Finish Line within Sight

As any independent school teacher will attest, the middle of May is one of the busiest times of the year. AP exams are winding down, prom season is winding up and the seniors are counting the days until graduation. Special schedules are the “norm” and any sense of routine has gone out the window. In an attempt to inject some normalcy and predictability into this crazy stretch, I offer up this week’s Friday 4…even posted on Friday this week!

The first two pieces I ran across this week come from the same website…an interesting URL to be certain. Some good advice for all teachers as they work with students to improve their communication skills.

  • 10 top writing tips and the psychology behind them
  • The 4 questions to ask before you write anything: ROAM
  • The NPR website includes an “ongoing series of conversations with thinkers and activists on education issues.”  They recently posted a conversation with Ken Bain, author of the book What the Best College Teachers Do. I have read the book and highly recommend adding it to your pile of summer reading. The conversation on the NPR site will give you a sense of what his book is about.
  • A colleague passed along the following link to a bunch of great resources for designing rubrics to assess both traditional and  “non-traditional” student work. Valuable information for anybody who is incorporating multimedia activities or projects into their classes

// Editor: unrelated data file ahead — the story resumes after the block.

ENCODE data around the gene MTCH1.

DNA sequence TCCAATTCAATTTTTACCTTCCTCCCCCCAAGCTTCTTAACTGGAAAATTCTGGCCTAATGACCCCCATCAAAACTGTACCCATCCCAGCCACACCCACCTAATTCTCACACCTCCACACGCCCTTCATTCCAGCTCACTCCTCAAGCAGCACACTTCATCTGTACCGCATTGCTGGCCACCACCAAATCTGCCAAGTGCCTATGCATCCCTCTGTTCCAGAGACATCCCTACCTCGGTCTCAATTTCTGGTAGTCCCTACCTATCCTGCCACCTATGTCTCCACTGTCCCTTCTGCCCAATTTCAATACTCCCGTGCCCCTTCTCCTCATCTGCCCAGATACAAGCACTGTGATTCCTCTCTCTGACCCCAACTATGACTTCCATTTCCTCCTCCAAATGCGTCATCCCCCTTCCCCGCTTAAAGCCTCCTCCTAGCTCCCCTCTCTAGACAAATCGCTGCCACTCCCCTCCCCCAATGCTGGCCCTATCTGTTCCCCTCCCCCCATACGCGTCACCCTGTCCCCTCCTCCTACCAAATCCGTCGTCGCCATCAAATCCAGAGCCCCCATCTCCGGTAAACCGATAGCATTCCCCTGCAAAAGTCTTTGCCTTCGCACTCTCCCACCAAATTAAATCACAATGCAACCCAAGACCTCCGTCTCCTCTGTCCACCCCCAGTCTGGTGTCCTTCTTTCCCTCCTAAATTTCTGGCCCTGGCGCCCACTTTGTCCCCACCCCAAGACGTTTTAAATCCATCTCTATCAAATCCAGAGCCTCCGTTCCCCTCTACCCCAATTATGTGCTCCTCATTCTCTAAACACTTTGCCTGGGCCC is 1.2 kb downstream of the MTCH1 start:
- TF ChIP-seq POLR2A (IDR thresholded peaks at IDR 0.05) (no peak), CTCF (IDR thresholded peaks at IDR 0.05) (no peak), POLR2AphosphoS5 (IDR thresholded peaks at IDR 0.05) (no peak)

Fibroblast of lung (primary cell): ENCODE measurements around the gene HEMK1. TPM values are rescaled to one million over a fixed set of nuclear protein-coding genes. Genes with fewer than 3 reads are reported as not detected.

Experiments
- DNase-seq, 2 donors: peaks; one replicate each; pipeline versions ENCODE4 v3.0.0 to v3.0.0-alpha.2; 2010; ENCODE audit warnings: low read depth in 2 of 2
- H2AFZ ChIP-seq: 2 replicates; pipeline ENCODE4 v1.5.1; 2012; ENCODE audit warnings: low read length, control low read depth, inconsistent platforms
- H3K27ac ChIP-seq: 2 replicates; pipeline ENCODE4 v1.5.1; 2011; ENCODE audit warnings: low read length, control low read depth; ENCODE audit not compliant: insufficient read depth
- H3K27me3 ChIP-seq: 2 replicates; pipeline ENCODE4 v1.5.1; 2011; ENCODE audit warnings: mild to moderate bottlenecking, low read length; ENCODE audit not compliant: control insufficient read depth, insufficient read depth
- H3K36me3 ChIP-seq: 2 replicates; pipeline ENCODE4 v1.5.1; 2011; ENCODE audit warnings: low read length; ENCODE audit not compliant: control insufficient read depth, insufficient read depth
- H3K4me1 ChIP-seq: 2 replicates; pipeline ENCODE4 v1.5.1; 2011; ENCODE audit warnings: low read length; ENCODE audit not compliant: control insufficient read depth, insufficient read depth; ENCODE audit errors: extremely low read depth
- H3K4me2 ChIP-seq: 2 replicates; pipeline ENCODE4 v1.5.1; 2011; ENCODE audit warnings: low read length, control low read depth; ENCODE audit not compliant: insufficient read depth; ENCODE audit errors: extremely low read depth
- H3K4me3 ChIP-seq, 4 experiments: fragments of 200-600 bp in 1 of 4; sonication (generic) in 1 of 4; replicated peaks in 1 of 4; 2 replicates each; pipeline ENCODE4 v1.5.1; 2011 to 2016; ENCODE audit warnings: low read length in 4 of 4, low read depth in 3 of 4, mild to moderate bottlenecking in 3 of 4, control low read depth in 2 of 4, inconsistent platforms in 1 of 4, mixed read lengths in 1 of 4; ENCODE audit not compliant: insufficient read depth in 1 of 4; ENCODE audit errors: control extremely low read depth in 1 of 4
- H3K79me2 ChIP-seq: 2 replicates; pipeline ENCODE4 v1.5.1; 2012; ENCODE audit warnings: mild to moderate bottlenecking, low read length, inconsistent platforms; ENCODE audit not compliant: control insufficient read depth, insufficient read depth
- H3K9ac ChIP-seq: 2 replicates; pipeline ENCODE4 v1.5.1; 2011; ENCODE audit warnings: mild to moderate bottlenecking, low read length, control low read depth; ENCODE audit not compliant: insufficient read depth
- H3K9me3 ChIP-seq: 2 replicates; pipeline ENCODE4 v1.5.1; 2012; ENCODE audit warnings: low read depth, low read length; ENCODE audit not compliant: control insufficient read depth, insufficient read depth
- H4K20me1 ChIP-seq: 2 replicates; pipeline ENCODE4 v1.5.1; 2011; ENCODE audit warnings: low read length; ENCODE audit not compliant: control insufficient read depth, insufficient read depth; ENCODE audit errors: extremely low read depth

• BONUS find…could not help but include this recent post from website for those of you Chrome users. I installed a couple of the extensions myself and love them already.

Enjoy the craziness that is the month of May!

An October Cornucopia

4fingersIt has been a busy week filled with videotaping colleagues in the classroom, attending a CAIS conference on Experiential Learning in the Science Classroom and participating in several Connected Educator Month events online. I ran across a bunch of interesting items during the week that do not really fit into a single theme so I am not going to try and pretend that they do. Here are a few…


Friday 4 – Catch-Up Day Edition

  • Do you ever have students watch YouTube or other web-hosted videos for class and want them to take notes on the videos? VideoNotes is a neat tool that allows you to split your screen and watch the video and take notes that can be automatically saved in your Google Drive at the same time. The notes even can be synched with the video so that you can click on your notes and jump to the exact location in the video when you took the note. Richard Byrne (@rmbyrne) brought the tool to my attention in a post on his Free Technology for Teachers blog.